Written by Cameron Stewart, Brenden Fletcher
Art by Babs Tarr
Colors by Maris Wicks
Published by DC Comics
Release Date: November 12, 2014
Let’s be blunt: there were clear groups of people that loved and people that hated the new direction of Batgirl after issue #35, last month. However with graduate school, burning down her best friend’s home, and motorcycle riding, sword-wielding cosplayers, this latest issue has Barbara hitting a great stride. It could be just what was needed to win a few doubters to the fan-side.
Finding the right beats to balance the new image of Batgirl makes the previous issue feel like a pilot that was still looking to find the narrative. Now there is a clear direction that follows a Scooby Doo mystery pace. The storyline and changes in locations seem to flow more logically. This is done through introducing new supporting cast members, new interests from Barbara’s childhood, as well continuing to visually integrate her eidetic memory flashes. One new character, named Qadir, comes across as being a genuine peer for Barbara both intellectually and resourcefully. With DC’s television shows like The Flash and Arrow having their heroes adopt an “in the loop” support system of people, it’s clear Barbara could easily develop her own throughout this title… if she’ll trust them and let them in.
What felt like plot holes or problems in issue #35 were actually openings to drive the story this month. From Batgirl’s quest to fix her computer problems, to dealing with losing her traditional armored uniform; the story acknowledged Barbara’s choices were not perfect. A mid-battle injury show the creators are up front that Barbara is dealing with rational consequences. They’re exactly what this book needed to quiet down some of the more… traditional?… fans have been crying foul about her new leather duds since their reveal this past summer. Instead of ignoring these arguments the story looks to take them head on, making them part of the plot points.
One thing that will sell some readers, but take others out of the story, are the humorous beats. From a cute professor that is a little bit older, to geeking out over seemingly “yep, there it is” technical specifications, or acknowledging the influence of anime on a peer group; you’ll either love them or pause over the moments. It’s not a difference in target age of the book vs. the reader as much as exposure and interest. They’ll take you out or suck you in. However, these moments in no way kill the story or negate the mystery driven plot. It’s a Warner Brothers/CW styled story that is perfect for the target audience and fans of fun books.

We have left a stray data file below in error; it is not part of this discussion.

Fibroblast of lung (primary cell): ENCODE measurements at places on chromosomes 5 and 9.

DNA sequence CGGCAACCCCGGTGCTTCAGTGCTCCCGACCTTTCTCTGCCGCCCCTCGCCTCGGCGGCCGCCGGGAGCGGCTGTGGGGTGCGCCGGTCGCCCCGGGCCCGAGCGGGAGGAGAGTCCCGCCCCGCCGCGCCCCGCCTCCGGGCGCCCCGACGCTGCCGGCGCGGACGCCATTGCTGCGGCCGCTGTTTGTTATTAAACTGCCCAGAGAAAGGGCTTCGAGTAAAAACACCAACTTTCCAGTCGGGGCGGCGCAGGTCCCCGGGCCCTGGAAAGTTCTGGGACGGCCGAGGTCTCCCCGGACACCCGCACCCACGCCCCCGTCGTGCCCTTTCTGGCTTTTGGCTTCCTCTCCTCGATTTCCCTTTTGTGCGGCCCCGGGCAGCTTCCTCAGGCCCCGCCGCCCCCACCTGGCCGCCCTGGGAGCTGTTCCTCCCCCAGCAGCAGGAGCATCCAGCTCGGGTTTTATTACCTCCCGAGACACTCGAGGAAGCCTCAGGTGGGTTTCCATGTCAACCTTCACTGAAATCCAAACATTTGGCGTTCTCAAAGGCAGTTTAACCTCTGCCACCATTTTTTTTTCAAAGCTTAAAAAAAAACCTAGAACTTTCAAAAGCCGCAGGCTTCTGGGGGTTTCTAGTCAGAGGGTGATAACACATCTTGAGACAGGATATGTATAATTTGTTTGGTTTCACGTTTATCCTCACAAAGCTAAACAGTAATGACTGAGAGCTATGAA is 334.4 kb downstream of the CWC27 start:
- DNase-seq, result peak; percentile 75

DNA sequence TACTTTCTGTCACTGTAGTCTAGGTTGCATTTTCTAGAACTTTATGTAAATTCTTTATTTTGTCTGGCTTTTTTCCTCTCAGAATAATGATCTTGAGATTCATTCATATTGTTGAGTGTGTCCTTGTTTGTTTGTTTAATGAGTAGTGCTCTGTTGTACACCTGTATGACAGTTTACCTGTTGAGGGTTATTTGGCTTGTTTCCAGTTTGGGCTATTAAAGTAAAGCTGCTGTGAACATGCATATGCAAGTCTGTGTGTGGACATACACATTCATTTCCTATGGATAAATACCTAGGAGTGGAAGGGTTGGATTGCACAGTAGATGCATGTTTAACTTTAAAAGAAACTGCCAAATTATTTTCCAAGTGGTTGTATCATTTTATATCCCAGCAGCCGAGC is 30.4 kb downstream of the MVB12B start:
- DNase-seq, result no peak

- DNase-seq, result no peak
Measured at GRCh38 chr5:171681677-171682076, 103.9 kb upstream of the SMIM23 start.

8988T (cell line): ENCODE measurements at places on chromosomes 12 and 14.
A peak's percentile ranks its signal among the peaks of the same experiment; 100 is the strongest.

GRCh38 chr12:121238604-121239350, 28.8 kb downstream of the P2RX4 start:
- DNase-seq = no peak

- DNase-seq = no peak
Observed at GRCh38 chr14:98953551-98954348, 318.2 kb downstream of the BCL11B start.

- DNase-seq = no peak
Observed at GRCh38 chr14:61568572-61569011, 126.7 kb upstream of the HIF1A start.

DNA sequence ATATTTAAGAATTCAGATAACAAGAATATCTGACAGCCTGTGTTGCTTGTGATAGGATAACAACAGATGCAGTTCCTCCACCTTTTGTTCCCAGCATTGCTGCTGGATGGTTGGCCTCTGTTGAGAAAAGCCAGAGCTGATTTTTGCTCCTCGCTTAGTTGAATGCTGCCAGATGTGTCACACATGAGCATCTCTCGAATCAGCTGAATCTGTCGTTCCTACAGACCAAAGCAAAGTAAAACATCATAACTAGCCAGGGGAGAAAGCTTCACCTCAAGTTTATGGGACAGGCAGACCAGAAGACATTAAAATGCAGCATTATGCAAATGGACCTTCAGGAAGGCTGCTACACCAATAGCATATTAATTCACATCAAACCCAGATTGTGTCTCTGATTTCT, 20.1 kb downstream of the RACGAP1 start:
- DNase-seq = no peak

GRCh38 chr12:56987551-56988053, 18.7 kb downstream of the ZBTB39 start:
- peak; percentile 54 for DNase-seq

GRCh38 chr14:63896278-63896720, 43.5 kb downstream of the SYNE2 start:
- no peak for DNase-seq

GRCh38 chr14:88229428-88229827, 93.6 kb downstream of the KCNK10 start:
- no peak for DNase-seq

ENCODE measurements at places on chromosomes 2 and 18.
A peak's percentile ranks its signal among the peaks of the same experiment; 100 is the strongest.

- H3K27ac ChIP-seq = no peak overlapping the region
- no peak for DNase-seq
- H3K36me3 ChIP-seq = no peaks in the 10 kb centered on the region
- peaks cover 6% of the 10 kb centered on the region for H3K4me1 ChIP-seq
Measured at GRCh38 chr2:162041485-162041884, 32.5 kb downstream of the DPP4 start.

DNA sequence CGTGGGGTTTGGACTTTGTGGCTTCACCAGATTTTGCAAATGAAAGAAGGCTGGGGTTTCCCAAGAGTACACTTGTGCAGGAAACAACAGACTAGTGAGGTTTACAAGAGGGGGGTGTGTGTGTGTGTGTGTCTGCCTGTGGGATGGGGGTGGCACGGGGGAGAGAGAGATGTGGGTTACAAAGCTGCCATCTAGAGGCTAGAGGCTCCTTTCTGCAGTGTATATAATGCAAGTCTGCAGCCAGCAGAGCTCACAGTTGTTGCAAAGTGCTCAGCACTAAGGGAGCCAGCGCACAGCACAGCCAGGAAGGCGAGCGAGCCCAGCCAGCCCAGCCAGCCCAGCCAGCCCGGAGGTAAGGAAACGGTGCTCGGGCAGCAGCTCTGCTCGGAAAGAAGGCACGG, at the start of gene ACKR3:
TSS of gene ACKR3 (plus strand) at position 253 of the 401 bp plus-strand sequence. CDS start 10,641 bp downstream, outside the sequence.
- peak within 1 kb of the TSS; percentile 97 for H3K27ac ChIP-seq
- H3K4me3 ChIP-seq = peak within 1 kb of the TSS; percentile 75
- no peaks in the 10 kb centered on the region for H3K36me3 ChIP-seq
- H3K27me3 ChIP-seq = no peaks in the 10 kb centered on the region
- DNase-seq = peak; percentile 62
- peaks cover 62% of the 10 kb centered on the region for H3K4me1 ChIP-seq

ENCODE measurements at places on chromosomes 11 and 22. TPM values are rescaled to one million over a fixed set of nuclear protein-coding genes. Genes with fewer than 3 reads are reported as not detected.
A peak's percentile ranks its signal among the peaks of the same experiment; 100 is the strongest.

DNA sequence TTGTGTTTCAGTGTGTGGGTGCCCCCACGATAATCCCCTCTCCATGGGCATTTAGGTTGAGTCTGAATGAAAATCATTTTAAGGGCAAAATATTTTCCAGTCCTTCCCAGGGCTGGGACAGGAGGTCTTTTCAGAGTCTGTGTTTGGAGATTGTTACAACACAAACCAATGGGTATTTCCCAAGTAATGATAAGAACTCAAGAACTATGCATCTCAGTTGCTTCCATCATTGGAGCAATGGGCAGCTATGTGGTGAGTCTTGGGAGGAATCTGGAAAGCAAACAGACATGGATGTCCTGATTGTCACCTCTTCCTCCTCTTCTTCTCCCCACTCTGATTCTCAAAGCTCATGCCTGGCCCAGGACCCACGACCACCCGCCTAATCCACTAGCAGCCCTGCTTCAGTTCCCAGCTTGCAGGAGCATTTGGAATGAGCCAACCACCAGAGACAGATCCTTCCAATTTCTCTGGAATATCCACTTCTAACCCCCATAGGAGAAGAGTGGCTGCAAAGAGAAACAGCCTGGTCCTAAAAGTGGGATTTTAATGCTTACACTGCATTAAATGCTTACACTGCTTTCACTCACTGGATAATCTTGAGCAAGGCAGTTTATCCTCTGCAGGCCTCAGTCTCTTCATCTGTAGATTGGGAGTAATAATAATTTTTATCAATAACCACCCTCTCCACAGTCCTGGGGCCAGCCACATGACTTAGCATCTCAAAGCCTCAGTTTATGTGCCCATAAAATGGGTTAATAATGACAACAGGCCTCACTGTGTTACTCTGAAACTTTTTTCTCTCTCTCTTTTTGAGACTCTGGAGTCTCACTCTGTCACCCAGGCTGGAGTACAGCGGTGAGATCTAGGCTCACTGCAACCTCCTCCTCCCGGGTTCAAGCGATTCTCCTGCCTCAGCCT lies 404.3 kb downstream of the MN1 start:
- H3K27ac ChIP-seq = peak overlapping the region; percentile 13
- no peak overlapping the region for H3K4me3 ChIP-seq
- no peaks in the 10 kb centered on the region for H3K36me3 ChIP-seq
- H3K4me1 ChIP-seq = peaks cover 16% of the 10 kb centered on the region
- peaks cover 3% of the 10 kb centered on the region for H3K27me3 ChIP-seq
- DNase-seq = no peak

A constant is Babs Tarr’s beautiful art. It’s a fusion of manga, DeCarlo and traditional comics that’s not found anywhere. It comes across as simple, but has tons of details hidden throughout; like an old-school Saturday morning cartoon. From full hair on campus wear to a quick change into the new uniform Barbara is showing more range and style. Also, with her continuous stream of raw deal moments, Babs has gifted Barbara with an instantly recognizable pout. From there Tarr’s art is aloud to rip across the page in full action scenes that require little to no dialogue or extraneous distractions. Just full action to tell the tale.
Also the subtle changes between the current story and the use of Barbara’s memory flashbacks are enhanced by combining Tarr’s art with the layered colors of Maris Wicks. The pastel like shading and overlays provide a softness that is not found in many books. It’s not as common for colorists to have a style so distinct that the average fan can recognize it from a a few panels. However, Wicks ability to blend is so distinct it creates an immediate connection with readers.
Fans of this new direction will get more confirmation about the bold style of where things are headed. Those who were initially thinking this book was not for them might find things to enjoy and have them sticking around, continuing to try future issues. Both groups will get campy, whimsical interactions, fast paced fight scenes and pop-culture references. They’ll also get a reason to stick around with more clues dropped about the strange stalker that seems to know Batgirl’s secret identity. Don’t you want to know where that’s headed? I do.
The Verdict: 8.5/10